It’s more true for me than it is for other genres I don’t like. I’m not a fan of romantic comedies, but I completely grasp their appeal. Human connection, the fantasy of idealized romance, the warm, beautiful feeling that real love is out there, possible, never even that far away. But with gore? I just don’t get it.

Which makes the next part weird. This novel I’m writing, that one my mother will be sad that she can’t read if it somehow gets published? It’s pretty gory. There’s blood. There flesh flying off of people’s faces and splatting against the wall. At some point, someone’s head pops clean off and lands amidst a pile of Doritos. I’m less than 10,000 words in. And my other novel? That was pretty gory, too.

It’s not that I hate blood and guts. Not enough to turn me off of a horror story or movie that otherwise appeals to me. Sometimes it’s even the whole point, but everything else is so conceptually interesting or well written that I love it anyway. Kill Bill is one of my favorite movies. One of my favorite short stories is Clive Barker’s Midnight Meat Train, which is not about cooking steaks on an electrified third rail. Although I should totally write that story.

When I read bloody, visceral descriptions of blood and viscera, I always wonder what the writer is thinking. Do they find this kind of thing appealing? Are the just totally unfazed by it? I used to think the answer had to be yes. Now I’m not so sure. Because I don’t find it appealing, and I am definitely fazed by it. But not while I’m writing.

I’ve noticed that my brain sometimes writes jokes I find distasteful for demographics I don’t identify with. The frattiest of frat boys, or the reddest of rednecks. Jokes I think would be legitimately funny to people in those groups, but that I don’t find amusing at all. Maybe generative creativity goes isn’t about the appeal to the brain that generates it. Maybe writers don’t always write for themselves, but for the ages.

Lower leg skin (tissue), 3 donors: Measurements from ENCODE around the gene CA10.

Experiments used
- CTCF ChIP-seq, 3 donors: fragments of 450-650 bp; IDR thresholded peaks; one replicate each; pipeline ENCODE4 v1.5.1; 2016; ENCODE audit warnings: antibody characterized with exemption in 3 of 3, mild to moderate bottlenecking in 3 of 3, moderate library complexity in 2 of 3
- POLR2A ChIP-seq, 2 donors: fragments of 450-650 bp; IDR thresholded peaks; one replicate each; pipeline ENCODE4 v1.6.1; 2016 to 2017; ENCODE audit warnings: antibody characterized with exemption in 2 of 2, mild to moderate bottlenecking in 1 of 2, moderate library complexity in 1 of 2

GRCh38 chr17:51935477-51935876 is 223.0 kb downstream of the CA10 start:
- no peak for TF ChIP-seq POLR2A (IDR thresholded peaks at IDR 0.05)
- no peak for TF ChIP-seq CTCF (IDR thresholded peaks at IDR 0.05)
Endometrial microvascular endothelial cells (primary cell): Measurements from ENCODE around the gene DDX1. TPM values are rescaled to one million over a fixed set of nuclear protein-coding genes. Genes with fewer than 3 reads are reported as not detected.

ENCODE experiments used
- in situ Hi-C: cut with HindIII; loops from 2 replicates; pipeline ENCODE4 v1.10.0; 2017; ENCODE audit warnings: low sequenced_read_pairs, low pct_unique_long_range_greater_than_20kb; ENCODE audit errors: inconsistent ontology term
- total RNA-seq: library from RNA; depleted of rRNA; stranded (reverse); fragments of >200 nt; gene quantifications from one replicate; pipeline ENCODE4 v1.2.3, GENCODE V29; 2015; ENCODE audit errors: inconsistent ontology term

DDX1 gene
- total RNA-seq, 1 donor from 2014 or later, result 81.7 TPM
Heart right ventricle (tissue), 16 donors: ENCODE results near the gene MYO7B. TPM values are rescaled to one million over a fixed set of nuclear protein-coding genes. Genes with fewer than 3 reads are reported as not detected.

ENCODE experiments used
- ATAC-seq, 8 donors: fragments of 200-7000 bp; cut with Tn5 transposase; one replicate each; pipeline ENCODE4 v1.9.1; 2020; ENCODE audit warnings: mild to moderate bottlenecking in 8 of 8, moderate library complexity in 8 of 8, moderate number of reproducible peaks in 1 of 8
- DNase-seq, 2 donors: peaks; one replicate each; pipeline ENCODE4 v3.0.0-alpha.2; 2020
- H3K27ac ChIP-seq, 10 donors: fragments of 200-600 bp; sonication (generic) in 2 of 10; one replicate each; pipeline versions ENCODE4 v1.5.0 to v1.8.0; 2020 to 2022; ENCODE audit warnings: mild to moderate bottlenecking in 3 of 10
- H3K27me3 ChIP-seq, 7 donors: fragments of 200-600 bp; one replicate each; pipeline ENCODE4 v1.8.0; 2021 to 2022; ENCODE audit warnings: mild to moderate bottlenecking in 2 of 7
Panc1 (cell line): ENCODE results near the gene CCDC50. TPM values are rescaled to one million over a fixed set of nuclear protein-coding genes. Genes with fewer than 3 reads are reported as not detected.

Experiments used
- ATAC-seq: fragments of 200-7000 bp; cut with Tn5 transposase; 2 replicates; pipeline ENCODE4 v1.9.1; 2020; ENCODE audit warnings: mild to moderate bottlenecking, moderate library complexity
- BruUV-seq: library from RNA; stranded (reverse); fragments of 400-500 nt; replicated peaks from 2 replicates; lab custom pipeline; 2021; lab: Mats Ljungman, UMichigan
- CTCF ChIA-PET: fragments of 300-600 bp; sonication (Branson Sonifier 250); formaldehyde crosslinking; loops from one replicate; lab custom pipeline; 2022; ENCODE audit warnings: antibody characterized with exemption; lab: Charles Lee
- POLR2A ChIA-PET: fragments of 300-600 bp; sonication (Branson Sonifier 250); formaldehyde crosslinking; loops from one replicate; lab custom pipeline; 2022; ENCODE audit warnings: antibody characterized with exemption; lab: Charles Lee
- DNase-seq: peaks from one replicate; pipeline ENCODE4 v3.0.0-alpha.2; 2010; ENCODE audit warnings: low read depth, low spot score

Or in this case, ages 13-17, mostly male, parental permission required for entry.

 

More Than Just Fear

candyman

 

“Candyman’s not as scary as Freddie,” Alexis said, leaning on her desk.

“He’s much scarier,” said Gene. “Freddy’s not scary.”

“Freddie kills anyone. With Candyman you have to say his name three times in front of a mirror. Who’s gonna do that?”

“Well, yeah, but with Freddie you have to say ‘Kruger Kruger Kruger.’ So it’s the same.”

I watched the conversation with abstract anthropological interest. Or at least, that’s how I describe it now. As nerdy as I was, even I didn’t see myself as a pop-culture anthropologist among my peer group in sixth grade. But I did find it fascinating to listen to people talk about their passions, even those I didn’t share.

This conversation further cemented something for me: I hated horror movies. After all, they were all about making you feel scared. That was their entire purpose. Who would want that? Fear is terrible. I spent enough time frightened of dark and impossible things as it was. Adults wax about they miss innocent joy and belief in the fantastical children possess. But they forget about the fear.

Children spend so much of their time afraid, because they Believe. How can they not? We only know that the world is round, that certain mushrooms can kill us, that there used to be a thing called the Roman Empire where they spoke a language no one speaks anymore except the Pope and some Catholic school teachers, because someone you trusted told us, and we believed them. To a children, the world is full of dark, hungry things. They are just as real as Santa Claus, life after death, and the Boston Tea Party. Things that are never seen or touched, but that, in the right moments, cannot be doubted.

I just watched Candyman for the first time the other day, more than twenty years after Gene and Alexis made me never want to watch it. It sprang to my mind because I saw Tony Todd, the actor who plays Candyman, in two separate episodes of Star Trek: Deep Space Nine. Playing two separate characters, although in their defense one of them was a Klingon. To many people I’ve known, Todd is and always will be Candyman, no matter what other roles he plays. Seeing the actor made me realize I’ve never seen the movie, and that was a gap in my knowledge. Because now, as an adult, I love horror movies.

I love them in a way I never could as a child. There are two major reasons for this. The first is that I came to realize that my middle school classmates had a very unsophisticated view of the purpose of horror. They were after what might be called “popcorn horror.” Popcorn horror is all about the fear. It’s about the thrill of being scared, decontextualized from any exploration of themes or interesting narrative or character work.